True Grit by Charles Portis. Forget the film adaptations, the unfashionable genre and the kitsch cover, this is a good book: shrewd, amusing and superbly written. This review first appeared in Nudge Books (now NB).
This is an easy book to ignore or underrate. It’s less well known than the two films that have been made from it, and then it’s a Western, now horribly unfashionable. The story is good enough, but the best things in it are the least likely: quality of writing and a sort of humorous realism. A serviceable plot made brilliant by superbly worked characterisation and narrative isn’t what you’d expect from a much-filmed Western, but there you have it.
It opens abruptly with a characteristically terse and opinionated summary of the plot premise by Mattie Ross, the narrator:
People do not give it credence that a fourteen-year-old girl could leave home and go off in the wintertime to avenge her father’s blood but it did not seem so strange then, although I will say it did not happen every day. I was just fourteen years of age when a coward going by the name of Tom Chaney shot my father down in Fort Smith, Arkansas, and robbed him of his life and his horse and $150 in cash money plus two California gold pieces that he carried in his trouser band.
It’s all there from the beginning; the flavour of the narrative, the aggressive–defensive tone, the attention to detail and above all money, and the readiness to pass judgement. Within a dozen pages Mattie’s character has been ‘got in’, not through tedious or artificial exposition, but by implication. She is naive, priggish, unyielding, apt to quote the Bible and the price of things, and her storytelling is full of amusing irony as she unwittingly reveals herself.
Little Frank [Mattie’s younger brother] loves fun at the other fellow’s expense and the more he thinks it tells on you the better he loves it. We have always liked jokes in our family and I think they are all right in their place. Victoria [Mattie’s sister] likes a good joke herself, so far as she can understand one. I have never held it against either one of them for leaving me at home to look after Mama, and they know it, for I have told them.
It isn’t a caricature, however; she has a certain likeability and there’s something different under the self-certainty and grit. She’s also narrating long after the events described, which means she’s revealing both what she was and what she became. While the characterisation can be deliberately, comically obvious at times, it’s also a subtler business.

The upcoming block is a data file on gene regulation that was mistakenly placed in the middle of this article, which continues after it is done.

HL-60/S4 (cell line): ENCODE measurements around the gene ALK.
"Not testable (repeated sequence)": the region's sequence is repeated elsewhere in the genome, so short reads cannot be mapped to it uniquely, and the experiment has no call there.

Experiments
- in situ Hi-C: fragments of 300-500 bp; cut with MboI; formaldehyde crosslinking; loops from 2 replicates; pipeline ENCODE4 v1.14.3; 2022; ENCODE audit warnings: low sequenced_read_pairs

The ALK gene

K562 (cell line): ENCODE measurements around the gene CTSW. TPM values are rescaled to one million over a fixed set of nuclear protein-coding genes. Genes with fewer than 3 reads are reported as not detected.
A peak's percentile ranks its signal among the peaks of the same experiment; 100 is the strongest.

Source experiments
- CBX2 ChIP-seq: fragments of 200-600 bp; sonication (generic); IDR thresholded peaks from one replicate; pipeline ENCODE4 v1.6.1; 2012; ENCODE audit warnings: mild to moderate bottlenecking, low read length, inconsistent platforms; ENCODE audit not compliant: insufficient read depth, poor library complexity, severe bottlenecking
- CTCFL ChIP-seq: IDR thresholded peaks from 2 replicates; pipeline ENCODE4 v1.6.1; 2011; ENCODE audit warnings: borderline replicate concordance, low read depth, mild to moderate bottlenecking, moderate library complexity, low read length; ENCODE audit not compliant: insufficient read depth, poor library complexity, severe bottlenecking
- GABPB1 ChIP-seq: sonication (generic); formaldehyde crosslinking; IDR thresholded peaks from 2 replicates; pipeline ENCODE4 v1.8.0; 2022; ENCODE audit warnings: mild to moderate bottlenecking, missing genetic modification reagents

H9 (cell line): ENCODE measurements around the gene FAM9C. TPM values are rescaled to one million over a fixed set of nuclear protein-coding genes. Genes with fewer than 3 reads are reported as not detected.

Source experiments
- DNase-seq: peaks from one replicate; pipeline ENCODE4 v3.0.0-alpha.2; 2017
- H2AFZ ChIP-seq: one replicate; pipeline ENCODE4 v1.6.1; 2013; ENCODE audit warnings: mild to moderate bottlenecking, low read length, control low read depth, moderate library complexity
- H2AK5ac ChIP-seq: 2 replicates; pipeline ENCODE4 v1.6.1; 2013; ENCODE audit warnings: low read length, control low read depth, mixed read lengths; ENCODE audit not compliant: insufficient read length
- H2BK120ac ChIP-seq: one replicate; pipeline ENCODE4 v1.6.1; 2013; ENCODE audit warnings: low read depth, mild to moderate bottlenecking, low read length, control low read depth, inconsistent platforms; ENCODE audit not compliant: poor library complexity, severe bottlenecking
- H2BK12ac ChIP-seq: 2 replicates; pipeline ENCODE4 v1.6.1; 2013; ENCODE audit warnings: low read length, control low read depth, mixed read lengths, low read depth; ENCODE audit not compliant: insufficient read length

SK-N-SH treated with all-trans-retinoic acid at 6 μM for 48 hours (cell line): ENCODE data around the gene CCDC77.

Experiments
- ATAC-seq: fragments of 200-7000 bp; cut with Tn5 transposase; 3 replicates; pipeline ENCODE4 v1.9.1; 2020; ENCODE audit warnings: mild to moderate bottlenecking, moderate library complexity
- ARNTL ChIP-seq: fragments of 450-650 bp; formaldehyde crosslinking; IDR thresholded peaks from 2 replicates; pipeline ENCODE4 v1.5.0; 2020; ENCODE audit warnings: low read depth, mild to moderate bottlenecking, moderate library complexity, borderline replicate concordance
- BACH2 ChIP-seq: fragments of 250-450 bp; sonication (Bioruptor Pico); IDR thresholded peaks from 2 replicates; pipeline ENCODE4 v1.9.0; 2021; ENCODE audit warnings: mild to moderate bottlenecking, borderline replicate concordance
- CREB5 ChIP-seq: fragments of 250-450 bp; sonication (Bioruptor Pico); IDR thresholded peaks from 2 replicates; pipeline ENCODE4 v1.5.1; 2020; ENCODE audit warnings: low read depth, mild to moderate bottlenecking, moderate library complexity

Portis shows a shrewd appreciation of human nature, sceptical but generous and amused, and all the principal characters are memorably individual, while even the walk-ons are distinctive. Except for the excessively virtuous Maddie, most of them are no better than they ought to be, but none of them are altogether one way or another in the matter of good and evil.
Much of the pleasure comes from the language. True Grit has its own self-complete, authentic-feeling but super-articulate dialect, much like Raymond Chandler’s Philip Marlowe books. Here Reuben ‘Rooster’ Cogburn describes parting from his wife (take the sics as read):
She taken a notion she wanted me to be a lawyer. Running a eating place was too low-down for her. She bought me a heavy book called ‘Daniels on Negotiable Instruments’ and set me to reading it. I never could get a grip on it. Old Daniels pinned me every time. My drinking picked up and I commenced staying away two or three days at a time with my friends. My wife did not crave the society of my river friends. She got a bellyful of it and decided she would go back to her first husband who was clerking in a hardware store over in Paducah. She said, ‘Goodbye, Reuben, a love for decency does not abide in you.’ […] I told her, I said, ‘Goodbye Nola, I hope that little nail-selling bastard will make you happy this time.’
Cogburn is the marshal hired by Mattie to capture her father’s killer; he is the man with the original true grit. Mattie and Cogburn make for an unlikely but workable pair, both gritty, one righteous, the other a one-eyed casual killer who ‘loves to pull a cork’. Their peculiar relationship stands at the heart of the book, and especially what you might call its two endings.
Not everyone likes the way True Grit finishes, but I think it’s a masterstroke of realism, slightly melancholy, not without a touch of humour, full of implied but hard-to-analyse meaning, and wholly convincing.
I’ve seen both films, each good enough in its own way, and last read a Western as a boy, but neither familiarity with the basic story nor unfamiliarity with the genre meant a damn. The plot, though simple, has enough in it to bear retelling, and the big pleasures lie elsewhere. It’s worth noting that True Grit is the only one of Portis’s five novels that’s a Western; he just happens to have written a subversive period piece that accidentally became a genre icon. Anyone can enjoy this.